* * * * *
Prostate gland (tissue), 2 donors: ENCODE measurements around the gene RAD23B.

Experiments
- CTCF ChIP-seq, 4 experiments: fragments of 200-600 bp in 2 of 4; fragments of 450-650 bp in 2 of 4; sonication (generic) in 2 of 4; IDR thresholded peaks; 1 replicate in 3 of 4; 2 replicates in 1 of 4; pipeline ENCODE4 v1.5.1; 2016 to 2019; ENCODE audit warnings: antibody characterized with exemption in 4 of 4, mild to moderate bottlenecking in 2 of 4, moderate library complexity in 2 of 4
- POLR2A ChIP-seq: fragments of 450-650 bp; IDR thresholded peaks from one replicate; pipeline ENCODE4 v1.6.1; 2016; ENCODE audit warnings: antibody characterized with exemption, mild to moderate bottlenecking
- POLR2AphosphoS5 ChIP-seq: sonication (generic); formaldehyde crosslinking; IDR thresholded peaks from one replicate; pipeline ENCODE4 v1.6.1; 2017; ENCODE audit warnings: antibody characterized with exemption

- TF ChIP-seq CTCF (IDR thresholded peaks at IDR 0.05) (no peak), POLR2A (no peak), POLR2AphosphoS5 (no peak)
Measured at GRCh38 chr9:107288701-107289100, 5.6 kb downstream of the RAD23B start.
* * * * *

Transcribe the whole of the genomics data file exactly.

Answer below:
Prostate gland (tissue), 2 donors: ENCODE measurements around the gene RAD23B.

Experiments
- CTCF ChIP-seq, 4 experiments: fragments of 200-600 bp in 2 of 4; fragments of 450-650 bp in 2 of 4; sonication (generic) in 2 of 4; IDR thresholded peaks; 1 replicate in 3 of 4; 2 replicates in 1 of 4; pipeline ENCODE4 v1.5.1; 2016 to 2019; ENCODE audit warnings: antibody characterized with exemption in 4 of 4, mild to moderate bottlenecking in 2 of 4, moderate library complexity in 2 of 4
- POLR2A ChIP-seq: fragments of 450-650 bp; IDR thresholded peaks from one replicate; pipeline ENCODE4 v1.6.1; 2016; ENCODE audit warnings: antibody characterized with exemption, mild to moderate bottlenecking
- POLR2AphosphoS5 ChIP-seq: sonication (generic); formaldehyde crosslinking; IDR thresholded peaks from one replicate; pipeline ENCODE4 v1.6.1; 2017; ENCODE audit warnings: antibody characterized with exemption

- TF ChIP-seq CTCF (IDR thresholded peaks at IDR 0.05) (no peak), POLR2A (no peak), POLR2AphosphoS5 (no peak)
Measured at GRCh38 chr9:107288701-107289100, 5.6 kb downstream of the RAD23B start.